A recent study by a British newspaper found that "80% of British people struggle to pronounce common words" which seems to be a surprisingly high statistic.
Among the most commonly mispronounced words in English are foreign words that have made it into everyday language, including the word espresso. However, even months of the year are leaving people tongue-tied.
Here are ten of the words that I find are commonly mispronounced:
1. February: Correct: 'Feb-roo-ehree' Incorrect: 'Feb-yoo-ehree'
Very commonly pronounced as 'Feb-yoo-ahree', which is becoming an accepted alternative. Nevertheless, for precise speakers 'Feb-roo-ehree' is the standard British English pronunciation.
2. Specific: Correct: 'spuh-sific' Incorrect: 'pah-sific’
Not to be confused with the Pacific Ocean.
3. Bought: Correct: 'bawt' Incorrect: 'brawt’
The past participle of the verb ‘to bring’ is ‘brought’ and the past participle of the verb ‘to buy’ is ‘bought’. This one I feel is not so much a mispronunciation issue but people mixing up verbs. It’s quite noticeable however, as both are very common words.
4. Ask: Correct: 'ahs-k' Incorrect: 'aks’
More common for Americans, this is becoming more common this side of the pond. The problem with it for most people is that when mispronounced it sounds like ‘axe’, which is a tool for chopping wood. It sounds rather strange (and violent) when misused!
5. Schedule: Correct: 'shed-ule' Incorrect: 'sked-ule’
An Americanism in our midst. The British pronunciation is definitely ‘shed-ule.’
6. Picture: Correct: 'pic-tchur' Incorrect: ''pit-chur'
Pronounced incorrectly, 'picture' sounds more like 'pitcher' which is another word for a jug - very confusing!
7. Lieutenant: Correct: 'lef-tenant' Incorrect: 'loo-tenant’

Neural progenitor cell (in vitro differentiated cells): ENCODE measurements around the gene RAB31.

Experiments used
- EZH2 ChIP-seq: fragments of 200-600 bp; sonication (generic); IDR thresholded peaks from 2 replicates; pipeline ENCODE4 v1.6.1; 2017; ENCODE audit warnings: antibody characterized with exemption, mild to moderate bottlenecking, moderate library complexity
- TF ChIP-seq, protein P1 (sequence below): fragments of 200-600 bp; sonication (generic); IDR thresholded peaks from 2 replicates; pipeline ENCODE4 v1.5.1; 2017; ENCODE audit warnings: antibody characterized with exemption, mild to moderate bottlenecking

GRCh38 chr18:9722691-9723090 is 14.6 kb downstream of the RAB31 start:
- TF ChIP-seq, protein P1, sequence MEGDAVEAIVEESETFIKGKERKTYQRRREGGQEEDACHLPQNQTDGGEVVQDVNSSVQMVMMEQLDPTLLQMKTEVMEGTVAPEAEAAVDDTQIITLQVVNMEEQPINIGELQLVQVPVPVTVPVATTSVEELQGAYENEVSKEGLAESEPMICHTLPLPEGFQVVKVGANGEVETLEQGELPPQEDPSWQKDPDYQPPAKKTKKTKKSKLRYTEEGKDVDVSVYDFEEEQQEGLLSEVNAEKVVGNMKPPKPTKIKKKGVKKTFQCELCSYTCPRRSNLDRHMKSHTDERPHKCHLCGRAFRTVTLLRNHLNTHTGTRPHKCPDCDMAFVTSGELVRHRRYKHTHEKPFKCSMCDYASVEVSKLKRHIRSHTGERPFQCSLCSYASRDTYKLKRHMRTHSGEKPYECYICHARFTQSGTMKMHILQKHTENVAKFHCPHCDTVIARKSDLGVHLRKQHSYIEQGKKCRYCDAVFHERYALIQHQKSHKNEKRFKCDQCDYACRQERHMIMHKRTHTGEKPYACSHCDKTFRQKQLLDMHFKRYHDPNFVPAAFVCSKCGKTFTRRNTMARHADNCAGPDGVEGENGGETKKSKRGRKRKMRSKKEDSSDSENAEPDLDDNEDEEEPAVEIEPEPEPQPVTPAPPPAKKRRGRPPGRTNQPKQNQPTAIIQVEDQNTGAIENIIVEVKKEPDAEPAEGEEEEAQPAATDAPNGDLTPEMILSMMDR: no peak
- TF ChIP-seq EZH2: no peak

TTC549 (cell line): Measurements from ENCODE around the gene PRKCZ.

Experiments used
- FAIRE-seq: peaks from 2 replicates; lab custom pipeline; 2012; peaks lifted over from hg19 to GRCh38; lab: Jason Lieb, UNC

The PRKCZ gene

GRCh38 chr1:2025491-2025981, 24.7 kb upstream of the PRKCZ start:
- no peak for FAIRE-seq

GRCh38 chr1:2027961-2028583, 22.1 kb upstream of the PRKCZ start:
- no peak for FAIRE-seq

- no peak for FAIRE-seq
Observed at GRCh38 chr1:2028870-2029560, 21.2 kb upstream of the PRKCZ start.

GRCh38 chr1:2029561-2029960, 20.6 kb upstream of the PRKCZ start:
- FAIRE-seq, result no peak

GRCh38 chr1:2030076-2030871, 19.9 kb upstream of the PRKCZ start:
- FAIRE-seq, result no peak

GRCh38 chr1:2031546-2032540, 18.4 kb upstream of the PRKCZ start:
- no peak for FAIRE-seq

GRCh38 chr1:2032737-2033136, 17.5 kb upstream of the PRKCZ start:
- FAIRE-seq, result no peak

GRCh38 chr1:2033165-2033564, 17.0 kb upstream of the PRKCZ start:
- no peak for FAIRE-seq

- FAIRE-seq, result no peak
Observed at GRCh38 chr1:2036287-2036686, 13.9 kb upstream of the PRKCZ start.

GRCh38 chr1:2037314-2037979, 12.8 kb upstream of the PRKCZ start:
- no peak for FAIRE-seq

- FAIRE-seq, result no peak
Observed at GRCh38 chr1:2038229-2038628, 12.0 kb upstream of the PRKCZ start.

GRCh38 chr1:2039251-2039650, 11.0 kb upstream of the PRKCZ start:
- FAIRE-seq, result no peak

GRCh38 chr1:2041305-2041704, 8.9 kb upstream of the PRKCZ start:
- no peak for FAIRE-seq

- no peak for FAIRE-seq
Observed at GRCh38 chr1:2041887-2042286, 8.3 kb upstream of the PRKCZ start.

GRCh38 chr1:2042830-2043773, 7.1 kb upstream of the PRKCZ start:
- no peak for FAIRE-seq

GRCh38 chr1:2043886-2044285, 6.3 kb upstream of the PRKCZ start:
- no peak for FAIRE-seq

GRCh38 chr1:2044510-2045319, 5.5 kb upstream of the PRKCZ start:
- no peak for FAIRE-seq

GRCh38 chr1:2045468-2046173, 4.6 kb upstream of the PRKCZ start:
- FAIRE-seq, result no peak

Oxford Dictionaries explains “In the normal British pronunciation of lieutenant the first syllable sounds like lef-. In the standard US pronunciation the first syllable, in contrast, rhymes with do. It is difficult to explain where the f in the British pronunciation comes from.” Many Britons remember Lieutenant Columbo, the Los Angeles homicide detective from popular crime series Columbo, which I think may have something to do with the American pronunciation being used in the UK.
8. Espresso: Correct: 'ess-presso' Incorrect: 'ex-presso’
The French are guilty of ordering ‘expresso’ and it seems the habit has sailed over the channel. Most coffee-related vocabulary used in the UK follows Italian terminology such as cappuccino and americano, so we say ‘espresso’ also.
9. Prescription: Correct: ‘Pruh-skrip-shun' Incorrect: 'per-skrip-shun’
Perhaps there is a pattern here of people forgetting ‘r’s’ as in February.
10. Regularly: Correct: 'Regg-yoo-lar-lhee' Incorrect: 'regg-yoo-lhee’
A simple slip of the tongue seems to mash all the syllables together for some.
Written by Laurence Clayton-Trotman, Community Manager.